What Is Offsides in Soccer? Simple Explanation

offside

What Is Offsides in Soccer?

By basic definition, an offside in soccer is when a player on offense (an attacking player) gets closer to the opposition’s goal than the ball and the second to the last defender, excluding the goalkeeper.  

According to FIFA rules, a player is penalized for being offside “when the ball is touched or played by one of his teammates.” In simpler terms, this means that every part of a player’s body must be in front of the last defender other than the goalkeeper,

If the referee concludes that a player is offside, the opposing team gets rewarded with an indirect free kick. This is, in essence, the same as a free kick, but the ball cannot be kicked directly toward the goal as a shot. It must be first passed to a teammate. So let’s dive deeper into the rule and what exactly is offsides in soccer.

Examining the Rules of Offsides

A player is considered in an offside position in any of the following scenarios:

  1. Any part of the body, head, or foot that is within the opposition’s side of the field.
  2. Any part of the body, head, or foot closer to the opposition’s touchline than the ball and the second-to-last defender.
  3. The hands and arms of every player, including the goalie, are not considered. To determine offsides, the upper part of the arm is aligned with the armpit.

If a player is at a level with the second to last opponent or the last two opponents, he is not considered offside. A player that is in a position deemed offside when a teammate touches the ball is penalized only if any of the following occur:

1) Interferes with play by touching a ball passed by a teammate.

2) Obstructs the line of sight of an opposing player to keep him from making a play on the ball.

3) Challenges an opposing player to gain possession of the ball.

4) Takes an action that hinders the opposition’s chance to play the ball.

5) Gains an edge by playing the ball or interfering with the opposition.

6) When the ball caromed off the goal post, crossbar, or opponent.

Active Play Definition

According to FIFA, a player is considered to actively interfere with play if he touches that ball after a teammate passes it. But that is not the only way a player can affect the course of play. Even if he does not touch the ball, a referee can call an offside penalty if he deems the position interferes with a player on the opposing team.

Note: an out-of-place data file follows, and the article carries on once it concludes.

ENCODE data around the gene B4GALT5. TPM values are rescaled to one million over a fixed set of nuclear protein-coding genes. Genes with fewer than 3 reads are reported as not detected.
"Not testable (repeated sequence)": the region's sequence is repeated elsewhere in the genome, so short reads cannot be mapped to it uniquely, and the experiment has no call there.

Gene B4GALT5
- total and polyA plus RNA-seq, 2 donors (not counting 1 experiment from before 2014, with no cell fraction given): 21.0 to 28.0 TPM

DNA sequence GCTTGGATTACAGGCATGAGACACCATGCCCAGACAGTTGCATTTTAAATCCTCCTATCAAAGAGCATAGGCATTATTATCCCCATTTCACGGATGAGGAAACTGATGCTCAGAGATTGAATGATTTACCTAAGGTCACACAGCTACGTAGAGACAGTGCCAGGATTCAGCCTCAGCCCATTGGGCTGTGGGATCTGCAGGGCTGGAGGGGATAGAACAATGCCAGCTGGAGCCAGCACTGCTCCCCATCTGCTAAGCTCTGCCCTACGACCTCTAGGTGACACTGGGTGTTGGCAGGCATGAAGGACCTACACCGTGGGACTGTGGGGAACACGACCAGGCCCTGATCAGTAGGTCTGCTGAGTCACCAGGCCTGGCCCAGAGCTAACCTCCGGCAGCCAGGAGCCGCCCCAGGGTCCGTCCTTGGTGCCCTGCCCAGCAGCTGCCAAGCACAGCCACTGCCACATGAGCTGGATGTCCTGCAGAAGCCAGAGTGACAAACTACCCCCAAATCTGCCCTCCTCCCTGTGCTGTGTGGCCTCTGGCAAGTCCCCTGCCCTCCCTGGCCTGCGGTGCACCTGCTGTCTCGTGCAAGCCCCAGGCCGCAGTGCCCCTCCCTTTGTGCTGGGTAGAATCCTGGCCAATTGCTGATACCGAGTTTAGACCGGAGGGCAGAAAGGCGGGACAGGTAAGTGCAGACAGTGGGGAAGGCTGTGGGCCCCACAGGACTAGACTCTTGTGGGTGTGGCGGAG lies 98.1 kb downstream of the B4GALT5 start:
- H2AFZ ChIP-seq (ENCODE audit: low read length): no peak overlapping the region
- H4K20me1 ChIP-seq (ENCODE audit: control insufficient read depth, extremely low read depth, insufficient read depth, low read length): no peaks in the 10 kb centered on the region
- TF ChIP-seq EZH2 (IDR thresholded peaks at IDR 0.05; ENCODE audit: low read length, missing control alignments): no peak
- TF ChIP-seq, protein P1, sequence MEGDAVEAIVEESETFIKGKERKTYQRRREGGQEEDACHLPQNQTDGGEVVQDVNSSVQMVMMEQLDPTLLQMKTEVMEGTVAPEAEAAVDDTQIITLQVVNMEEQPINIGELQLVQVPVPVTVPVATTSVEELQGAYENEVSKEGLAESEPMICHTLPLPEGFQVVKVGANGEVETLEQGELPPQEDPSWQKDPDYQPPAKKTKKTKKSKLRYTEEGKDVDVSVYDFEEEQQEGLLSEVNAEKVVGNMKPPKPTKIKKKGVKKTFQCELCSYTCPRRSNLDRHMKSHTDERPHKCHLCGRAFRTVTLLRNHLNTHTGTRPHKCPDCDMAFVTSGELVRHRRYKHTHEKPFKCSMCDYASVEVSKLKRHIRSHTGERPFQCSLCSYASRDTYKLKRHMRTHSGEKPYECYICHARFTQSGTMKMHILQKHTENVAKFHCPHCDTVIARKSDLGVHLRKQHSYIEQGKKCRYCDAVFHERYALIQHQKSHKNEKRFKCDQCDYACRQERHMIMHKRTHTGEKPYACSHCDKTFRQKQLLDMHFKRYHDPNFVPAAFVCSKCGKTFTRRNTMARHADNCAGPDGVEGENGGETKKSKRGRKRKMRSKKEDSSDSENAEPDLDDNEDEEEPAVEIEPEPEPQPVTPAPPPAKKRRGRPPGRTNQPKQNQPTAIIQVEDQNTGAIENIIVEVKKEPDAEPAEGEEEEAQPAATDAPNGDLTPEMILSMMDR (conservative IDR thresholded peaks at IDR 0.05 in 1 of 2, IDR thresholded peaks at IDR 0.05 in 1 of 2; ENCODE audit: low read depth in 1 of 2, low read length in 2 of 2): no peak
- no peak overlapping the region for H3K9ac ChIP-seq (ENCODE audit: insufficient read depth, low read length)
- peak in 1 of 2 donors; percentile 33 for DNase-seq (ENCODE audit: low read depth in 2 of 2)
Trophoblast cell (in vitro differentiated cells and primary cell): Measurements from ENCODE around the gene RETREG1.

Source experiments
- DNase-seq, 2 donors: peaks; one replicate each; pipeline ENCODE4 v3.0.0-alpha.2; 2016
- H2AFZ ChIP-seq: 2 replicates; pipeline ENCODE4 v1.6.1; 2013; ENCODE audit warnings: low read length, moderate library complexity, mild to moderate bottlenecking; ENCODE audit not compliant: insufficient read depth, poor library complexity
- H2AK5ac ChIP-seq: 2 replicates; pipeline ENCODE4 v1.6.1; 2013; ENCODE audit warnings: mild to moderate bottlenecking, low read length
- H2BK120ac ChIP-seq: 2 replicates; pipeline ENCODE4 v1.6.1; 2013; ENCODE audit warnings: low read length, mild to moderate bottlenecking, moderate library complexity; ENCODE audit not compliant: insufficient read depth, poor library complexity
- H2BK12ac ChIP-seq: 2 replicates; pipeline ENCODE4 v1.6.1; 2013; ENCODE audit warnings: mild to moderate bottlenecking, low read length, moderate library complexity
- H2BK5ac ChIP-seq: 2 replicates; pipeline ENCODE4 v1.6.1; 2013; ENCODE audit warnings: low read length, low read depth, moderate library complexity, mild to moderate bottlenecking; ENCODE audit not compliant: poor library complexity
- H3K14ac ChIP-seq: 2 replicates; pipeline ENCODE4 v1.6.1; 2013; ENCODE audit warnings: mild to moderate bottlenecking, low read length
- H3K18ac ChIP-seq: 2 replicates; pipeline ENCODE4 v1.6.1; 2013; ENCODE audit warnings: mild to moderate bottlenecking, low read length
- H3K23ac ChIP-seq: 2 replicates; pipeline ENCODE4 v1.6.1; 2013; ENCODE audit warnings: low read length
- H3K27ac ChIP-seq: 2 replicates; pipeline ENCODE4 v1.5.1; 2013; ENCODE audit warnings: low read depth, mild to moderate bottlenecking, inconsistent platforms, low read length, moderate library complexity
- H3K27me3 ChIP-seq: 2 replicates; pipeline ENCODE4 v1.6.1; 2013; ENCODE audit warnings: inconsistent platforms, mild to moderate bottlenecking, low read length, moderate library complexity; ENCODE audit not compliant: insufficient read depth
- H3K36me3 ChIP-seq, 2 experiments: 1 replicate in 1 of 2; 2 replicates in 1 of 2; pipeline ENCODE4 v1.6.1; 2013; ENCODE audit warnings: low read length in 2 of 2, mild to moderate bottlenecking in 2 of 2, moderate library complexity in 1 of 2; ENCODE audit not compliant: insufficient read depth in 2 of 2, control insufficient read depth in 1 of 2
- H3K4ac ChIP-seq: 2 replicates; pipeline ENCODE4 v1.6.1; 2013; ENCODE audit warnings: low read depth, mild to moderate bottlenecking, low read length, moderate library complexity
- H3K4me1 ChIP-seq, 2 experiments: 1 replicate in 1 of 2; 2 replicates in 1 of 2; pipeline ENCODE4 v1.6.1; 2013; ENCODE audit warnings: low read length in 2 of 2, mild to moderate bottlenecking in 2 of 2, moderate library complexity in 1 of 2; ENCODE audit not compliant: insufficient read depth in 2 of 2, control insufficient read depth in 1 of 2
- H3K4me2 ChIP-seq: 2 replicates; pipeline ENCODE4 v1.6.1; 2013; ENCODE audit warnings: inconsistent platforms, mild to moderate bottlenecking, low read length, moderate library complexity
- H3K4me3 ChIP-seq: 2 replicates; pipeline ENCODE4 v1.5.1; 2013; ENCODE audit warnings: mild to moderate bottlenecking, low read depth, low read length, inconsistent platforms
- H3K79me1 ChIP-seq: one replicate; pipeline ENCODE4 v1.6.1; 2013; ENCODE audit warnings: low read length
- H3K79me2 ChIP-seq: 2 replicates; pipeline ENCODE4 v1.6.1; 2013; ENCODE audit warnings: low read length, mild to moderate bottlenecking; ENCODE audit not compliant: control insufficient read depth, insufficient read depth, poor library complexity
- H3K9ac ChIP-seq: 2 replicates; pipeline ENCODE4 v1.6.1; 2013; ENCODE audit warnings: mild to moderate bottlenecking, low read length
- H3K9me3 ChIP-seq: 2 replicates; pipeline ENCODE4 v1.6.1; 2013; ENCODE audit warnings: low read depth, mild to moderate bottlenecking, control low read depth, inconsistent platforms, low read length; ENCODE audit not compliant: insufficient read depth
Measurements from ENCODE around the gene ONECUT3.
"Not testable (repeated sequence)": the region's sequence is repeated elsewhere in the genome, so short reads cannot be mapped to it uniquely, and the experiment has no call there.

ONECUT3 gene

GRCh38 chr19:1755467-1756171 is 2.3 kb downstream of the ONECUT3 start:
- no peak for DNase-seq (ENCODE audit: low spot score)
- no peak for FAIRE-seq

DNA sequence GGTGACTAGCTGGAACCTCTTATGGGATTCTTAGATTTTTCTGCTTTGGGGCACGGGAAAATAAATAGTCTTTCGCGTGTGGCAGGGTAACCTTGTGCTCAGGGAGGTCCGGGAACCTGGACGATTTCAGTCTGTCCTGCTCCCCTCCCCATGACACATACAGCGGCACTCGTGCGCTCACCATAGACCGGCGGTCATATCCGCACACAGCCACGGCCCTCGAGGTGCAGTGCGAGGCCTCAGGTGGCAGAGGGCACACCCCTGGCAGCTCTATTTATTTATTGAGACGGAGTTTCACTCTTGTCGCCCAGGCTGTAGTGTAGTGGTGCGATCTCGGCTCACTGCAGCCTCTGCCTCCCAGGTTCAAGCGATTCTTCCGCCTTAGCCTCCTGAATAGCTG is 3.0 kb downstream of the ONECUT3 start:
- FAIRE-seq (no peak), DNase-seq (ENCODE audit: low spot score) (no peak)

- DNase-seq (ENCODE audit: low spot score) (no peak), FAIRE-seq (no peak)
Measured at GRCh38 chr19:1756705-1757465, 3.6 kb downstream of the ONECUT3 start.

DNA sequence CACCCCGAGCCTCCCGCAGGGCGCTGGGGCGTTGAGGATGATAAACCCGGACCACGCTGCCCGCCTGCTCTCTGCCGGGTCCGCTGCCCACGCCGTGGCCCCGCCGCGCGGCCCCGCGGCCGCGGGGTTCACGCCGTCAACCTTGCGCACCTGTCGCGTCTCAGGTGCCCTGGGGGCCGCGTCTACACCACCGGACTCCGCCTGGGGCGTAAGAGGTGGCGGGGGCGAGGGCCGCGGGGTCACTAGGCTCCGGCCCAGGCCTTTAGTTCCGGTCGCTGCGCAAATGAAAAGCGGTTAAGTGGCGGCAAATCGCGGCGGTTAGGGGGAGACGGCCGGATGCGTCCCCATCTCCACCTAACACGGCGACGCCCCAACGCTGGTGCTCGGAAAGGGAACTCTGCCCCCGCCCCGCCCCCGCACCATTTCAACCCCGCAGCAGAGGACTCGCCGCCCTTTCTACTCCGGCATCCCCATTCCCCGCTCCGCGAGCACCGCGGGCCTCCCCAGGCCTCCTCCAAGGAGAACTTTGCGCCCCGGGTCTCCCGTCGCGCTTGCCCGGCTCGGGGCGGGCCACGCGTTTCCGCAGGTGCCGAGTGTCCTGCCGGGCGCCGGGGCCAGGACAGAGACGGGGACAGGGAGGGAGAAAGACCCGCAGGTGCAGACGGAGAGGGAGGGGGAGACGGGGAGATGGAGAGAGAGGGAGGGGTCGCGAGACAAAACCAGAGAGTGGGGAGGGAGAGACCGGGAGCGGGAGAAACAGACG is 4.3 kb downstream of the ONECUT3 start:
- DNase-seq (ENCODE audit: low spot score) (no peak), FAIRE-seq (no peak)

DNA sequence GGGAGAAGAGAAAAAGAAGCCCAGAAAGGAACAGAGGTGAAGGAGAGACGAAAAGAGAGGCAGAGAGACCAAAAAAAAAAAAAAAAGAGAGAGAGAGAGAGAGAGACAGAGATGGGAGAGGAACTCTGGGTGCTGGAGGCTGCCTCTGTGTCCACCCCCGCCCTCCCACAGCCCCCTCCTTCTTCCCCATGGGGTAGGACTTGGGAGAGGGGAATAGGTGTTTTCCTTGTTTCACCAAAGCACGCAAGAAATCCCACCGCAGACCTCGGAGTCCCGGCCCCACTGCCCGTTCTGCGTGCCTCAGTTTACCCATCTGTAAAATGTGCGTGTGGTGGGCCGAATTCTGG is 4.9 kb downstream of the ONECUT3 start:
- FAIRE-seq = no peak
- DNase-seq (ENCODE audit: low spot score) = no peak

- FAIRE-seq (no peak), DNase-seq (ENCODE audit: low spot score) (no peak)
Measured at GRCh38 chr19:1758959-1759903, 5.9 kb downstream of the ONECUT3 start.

Examples of this are keeping a player from playing a ball or blocking the goalie’s line of vision when attempting to make a pass. A referee can also penalize a player for being offside if he feels the player has an advantage. Examples of this will be if a player bounces back from another player and lands on that player.

Where Offside Cannot Be Ruled

If a player is the first to touch the ball after a corner kick or throw-in, he cannot be penalized. No infraction can be called. In these scenarios, all offsides would be reset. What does it mean to reset offside? When the defending team gets control of the ball, the offensive team’s offside status is “reset,” meaning that any offside attacker cannot roam freely and participate in the match without the risk of an infraction. 

What happens in cases that are not clear-cut? The general rules are as follows:

1. If a ball is accidentally deflected off a defender or bounces back to the defender, there will be no reset for offside.

2. If a player is waiting at the goal for the sole purpose of preventing the goal, there will be no reset for offside because the player will be deemed to have an advantage by waiting at the goal.

3. A defender must get possession of the ball before the offensive player becomes active in the play. This can be subjective, and as such, players from a long distance that have been offside are generally safe.

If a player offside but not approaching the ball blocks the line of sight of a defender, he can be penalized. This scenario is the only way an offside player can be penalized without making contact with the ball or a defender. 

Note that if a defender goes out of the field without being forced out, he is still deemed a defender.

Conclusion

While soccer is one of the most popular sports globally, the offside rule can be confusing, particularly to the novice viewer. Even though there are regulations and guidelines for offsides, referees are human and will botch a call from time to time.

Sure, they can nullify a goal for an offsides player that wasn’t. On the flip side, a goal could be scored when a player was offside, and the referee missed it. But now you know situations where players on the field may be offside or not offside.